When we think about great leaders such as Bill Gates, Barack Obama, or Oprah Winfrey, the first thing that might spring to mind is charisma, the ability to draw others into the orbit of your own ambition and share the dream.
Conversely, bad leaders repel or frustrate staff, neglect opportunities, and exist in a permanent state of delusional self-aggrandizement. Not everyone is cut out for a job at the top.
However, for every magnetic leader, there’s a divisive, shy, or peculiar one – think Mark Zuckerberg, Margaret Thatcher, or Donald Trump. What then do all these people have in common? What makes thousands or even millions of people want to follow them, work for them, or hold them up as sources of inspiration?
There are three qualities that are mandatory if you want to be a great leader. Let’s have a look at these essential personality traits in a little more detail.
Bill Gates famously reads fifty books a year. When asked why, he told Insider magazine “reading is still the main way that I both learn new things and test my understanding”.
The tendency not to rest on one’s laurels is key to good leadership. It’s converse, being a know-it-all, alienates employees and prevents a leader from learning new skills. Given how fast things are changing in our technology-driven age, it behooves leaders to develop a humble approach to knowledge.
If you are new to leadership or harbor ambitions to lead a team one day, here are three simple ways for developing an open and receptive mind:
Another vital aspect of leadership is recognizing your team’s achievements, rewarding success, and promoting new talent. During the COVID-19 pandemic, employee resignation has proven a huge problem. There’s even a name for it – The Great Resignation. Recently, NPR reported a record four million resignations in April 2021 alone.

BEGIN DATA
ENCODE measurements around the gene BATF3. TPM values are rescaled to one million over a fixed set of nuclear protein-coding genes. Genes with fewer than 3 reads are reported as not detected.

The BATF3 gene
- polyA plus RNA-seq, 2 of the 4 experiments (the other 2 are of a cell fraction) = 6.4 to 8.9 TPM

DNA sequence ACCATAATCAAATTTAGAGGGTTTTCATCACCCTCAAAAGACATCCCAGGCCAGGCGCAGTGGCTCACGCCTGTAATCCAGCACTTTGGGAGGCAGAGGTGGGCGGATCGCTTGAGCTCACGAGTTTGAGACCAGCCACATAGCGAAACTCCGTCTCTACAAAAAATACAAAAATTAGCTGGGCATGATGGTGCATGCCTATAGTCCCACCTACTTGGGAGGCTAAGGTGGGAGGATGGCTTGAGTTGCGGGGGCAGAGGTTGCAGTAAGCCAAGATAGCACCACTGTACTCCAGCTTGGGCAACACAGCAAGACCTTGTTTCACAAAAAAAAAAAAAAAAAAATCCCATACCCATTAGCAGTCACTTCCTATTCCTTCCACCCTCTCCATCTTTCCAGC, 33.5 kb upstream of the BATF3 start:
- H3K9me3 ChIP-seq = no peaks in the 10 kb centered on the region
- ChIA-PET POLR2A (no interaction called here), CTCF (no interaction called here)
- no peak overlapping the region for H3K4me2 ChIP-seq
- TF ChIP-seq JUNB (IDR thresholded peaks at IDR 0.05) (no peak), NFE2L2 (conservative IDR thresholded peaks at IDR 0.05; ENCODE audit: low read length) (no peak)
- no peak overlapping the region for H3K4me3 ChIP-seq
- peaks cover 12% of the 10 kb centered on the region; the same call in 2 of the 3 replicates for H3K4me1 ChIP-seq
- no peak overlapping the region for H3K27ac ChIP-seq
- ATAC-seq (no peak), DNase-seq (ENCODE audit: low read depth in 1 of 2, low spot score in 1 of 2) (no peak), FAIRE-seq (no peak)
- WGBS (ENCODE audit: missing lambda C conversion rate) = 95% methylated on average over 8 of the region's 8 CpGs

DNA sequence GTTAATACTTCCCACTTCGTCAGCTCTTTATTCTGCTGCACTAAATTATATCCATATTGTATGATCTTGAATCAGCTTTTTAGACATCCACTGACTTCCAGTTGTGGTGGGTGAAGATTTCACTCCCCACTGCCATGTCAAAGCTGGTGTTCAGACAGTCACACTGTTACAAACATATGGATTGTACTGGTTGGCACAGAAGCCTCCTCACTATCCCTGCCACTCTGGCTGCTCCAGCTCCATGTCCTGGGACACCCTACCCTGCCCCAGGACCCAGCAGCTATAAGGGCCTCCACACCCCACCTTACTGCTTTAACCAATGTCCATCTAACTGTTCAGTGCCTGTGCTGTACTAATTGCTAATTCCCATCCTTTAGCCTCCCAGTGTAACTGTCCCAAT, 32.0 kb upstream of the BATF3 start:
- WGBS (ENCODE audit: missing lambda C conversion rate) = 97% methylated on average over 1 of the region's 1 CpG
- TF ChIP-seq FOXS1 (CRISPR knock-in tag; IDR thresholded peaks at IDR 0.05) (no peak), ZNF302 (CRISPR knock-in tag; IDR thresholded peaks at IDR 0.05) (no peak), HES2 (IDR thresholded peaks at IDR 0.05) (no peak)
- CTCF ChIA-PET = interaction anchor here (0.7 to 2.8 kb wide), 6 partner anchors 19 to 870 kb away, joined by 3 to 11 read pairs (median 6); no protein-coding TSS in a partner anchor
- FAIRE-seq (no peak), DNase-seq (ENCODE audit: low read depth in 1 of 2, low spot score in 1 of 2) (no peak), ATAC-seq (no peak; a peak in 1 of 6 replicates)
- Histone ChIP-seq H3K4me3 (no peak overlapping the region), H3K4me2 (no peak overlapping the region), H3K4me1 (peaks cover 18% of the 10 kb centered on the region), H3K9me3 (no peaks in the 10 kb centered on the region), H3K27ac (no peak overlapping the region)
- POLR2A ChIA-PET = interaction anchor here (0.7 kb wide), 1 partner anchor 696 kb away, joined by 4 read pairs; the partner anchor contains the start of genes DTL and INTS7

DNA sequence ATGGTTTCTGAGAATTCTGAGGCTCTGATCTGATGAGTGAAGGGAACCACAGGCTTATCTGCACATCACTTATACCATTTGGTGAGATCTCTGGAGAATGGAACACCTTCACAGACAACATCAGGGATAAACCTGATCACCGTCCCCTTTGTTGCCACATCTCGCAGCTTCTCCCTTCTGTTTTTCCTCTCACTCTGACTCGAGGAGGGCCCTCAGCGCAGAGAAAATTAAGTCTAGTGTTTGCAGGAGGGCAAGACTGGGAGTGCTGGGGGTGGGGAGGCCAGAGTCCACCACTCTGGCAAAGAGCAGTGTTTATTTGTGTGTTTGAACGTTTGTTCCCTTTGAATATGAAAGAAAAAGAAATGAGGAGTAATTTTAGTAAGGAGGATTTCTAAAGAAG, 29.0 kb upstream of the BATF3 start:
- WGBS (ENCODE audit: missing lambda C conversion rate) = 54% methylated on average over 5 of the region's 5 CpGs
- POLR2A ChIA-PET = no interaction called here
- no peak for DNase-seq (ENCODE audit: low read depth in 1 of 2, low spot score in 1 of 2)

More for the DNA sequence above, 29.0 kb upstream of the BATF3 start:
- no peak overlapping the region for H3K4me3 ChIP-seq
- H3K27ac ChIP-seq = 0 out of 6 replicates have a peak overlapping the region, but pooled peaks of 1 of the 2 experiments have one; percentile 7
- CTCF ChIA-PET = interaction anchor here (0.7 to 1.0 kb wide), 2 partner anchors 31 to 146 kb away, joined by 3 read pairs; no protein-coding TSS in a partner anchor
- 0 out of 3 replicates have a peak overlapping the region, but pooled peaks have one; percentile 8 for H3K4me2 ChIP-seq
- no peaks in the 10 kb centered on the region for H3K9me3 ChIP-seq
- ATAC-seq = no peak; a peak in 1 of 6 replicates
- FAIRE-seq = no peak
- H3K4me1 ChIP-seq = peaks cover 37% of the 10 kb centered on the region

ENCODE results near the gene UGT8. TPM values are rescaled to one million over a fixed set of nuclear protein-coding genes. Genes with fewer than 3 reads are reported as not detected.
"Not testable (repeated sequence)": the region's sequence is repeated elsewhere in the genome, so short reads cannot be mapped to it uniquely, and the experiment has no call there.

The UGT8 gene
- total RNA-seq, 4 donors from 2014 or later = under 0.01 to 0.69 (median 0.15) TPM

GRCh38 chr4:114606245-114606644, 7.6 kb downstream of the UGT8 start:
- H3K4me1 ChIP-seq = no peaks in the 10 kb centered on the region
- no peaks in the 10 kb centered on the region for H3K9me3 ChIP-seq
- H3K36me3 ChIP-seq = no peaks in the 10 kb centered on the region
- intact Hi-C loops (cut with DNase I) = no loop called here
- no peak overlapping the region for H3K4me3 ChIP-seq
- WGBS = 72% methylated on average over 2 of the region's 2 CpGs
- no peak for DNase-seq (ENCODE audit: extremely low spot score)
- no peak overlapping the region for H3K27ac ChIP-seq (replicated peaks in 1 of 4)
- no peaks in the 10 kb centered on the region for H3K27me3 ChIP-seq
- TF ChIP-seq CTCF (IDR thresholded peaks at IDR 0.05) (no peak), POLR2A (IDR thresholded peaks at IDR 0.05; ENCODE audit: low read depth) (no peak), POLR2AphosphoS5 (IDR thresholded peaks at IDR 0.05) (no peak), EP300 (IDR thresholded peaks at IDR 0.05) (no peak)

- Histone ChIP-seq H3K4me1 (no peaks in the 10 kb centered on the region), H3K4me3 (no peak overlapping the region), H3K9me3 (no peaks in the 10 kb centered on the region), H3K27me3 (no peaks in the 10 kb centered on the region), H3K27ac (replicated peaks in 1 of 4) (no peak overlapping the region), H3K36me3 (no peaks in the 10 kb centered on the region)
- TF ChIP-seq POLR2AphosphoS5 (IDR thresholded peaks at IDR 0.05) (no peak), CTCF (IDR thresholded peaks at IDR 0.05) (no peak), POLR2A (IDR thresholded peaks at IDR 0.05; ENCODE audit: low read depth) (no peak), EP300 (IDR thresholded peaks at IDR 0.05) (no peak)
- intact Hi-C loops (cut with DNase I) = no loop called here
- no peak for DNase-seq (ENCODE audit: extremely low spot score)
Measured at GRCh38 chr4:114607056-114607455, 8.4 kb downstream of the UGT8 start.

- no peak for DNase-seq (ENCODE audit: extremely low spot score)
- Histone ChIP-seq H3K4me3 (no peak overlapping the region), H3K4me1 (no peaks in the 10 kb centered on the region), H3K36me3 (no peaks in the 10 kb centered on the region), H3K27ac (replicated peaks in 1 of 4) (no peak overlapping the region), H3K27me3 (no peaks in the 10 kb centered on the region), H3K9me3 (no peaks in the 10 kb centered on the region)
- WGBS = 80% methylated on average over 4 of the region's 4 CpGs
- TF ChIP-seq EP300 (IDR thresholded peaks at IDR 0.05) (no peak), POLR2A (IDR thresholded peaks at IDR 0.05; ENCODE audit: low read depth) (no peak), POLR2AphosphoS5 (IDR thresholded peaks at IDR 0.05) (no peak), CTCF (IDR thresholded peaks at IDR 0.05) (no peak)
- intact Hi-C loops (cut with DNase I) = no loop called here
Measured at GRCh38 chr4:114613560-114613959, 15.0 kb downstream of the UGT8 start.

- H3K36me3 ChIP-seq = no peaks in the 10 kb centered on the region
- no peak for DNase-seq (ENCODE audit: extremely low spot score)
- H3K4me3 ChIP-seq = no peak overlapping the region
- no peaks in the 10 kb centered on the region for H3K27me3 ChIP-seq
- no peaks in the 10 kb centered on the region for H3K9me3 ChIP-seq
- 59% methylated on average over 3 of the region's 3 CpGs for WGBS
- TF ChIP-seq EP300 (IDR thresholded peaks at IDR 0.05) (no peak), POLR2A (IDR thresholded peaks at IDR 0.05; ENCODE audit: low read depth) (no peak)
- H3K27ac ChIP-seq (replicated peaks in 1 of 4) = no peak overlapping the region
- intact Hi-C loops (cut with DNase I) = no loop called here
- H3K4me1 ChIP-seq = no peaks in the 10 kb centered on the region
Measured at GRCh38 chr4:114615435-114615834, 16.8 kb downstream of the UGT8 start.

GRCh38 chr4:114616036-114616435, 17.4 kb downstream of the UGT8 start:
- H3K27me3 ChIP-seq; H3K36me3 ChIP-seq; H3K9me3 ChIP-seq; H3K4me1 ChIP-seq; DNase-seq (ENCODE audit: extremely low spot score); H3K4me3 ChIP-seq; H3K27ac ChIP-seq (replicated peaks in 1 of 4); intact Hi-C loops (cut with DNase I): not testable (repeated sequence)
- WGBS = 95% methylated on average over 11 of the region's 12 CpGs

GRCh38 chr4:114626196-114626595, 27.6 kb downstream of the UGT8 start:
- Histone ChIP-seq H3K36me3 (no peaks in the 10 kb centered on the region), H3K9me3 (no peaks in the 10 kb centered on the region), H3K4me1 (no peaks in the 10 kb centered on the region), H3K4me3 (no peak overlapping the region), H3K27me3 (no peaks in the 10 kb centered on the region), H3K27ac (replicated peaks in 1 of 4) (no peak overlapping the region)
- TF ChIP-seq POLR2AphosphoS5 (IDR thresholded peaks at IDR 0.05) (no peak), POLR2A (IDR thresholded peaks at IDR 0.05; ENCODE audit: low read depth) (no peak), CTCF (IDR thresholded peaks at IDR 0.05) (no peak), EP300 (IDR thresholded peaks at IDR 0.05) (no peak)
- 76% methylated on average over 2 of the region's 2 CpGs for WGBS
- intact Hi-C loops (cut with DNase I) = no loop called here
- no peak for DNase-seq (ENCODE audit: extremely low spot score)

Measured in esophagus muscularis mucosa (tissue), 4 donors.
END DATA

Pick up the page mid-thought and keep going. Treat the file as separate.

The reasons for this mass exodus were many:
Ultimately, it’s down to leaders to make workplaces inviting spaces for employees to return to. The ingredients for this are simple, yet often overlooked – employee rewards and recognition and advancement. Great leaders develop the unique skills their employees have, even when this creates a temporary vacancy, or increased financial outlay because of training costs or pay hikes.
Forbes recently outlined 15 ways that leaders could show appreciation to their staff, not all of which cost money. Even simple praise can pay dividends in increased productivity.
As poet William Blake put it: “The thankful receiver bears a plentiful harvest.”
If you’re a naturally risk-adverse person, you’re probably not a born leader. There’s a reason why three of the world’s most famous billionaire CEOs took to space in 2021. Leaders inspire by example and are always seeking the next big thing. There’s a host of reasons why this might be, including:
That last point isn’t a glib throwaway. Give your employees the opportunity to shine by developing new products, services, or ways of working and you’re buying something priceless – job satisfaction. That’s the best protection against employee churn.
Master just these three elements, and you’re firmly on the way to becoming a much better leader.